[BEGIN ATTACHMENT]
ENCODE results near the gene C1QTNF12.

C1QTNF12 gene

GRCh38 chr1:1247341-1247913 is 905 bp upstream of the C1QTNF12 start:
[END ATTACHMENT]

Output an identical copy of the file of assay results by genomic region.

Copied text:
ENCODE results near the gene C1QTNF12.

C1QTNF12 gene

GRCh38 chr1:1247341-1247913 is 905 bp upstream of the C1QTNF12 start: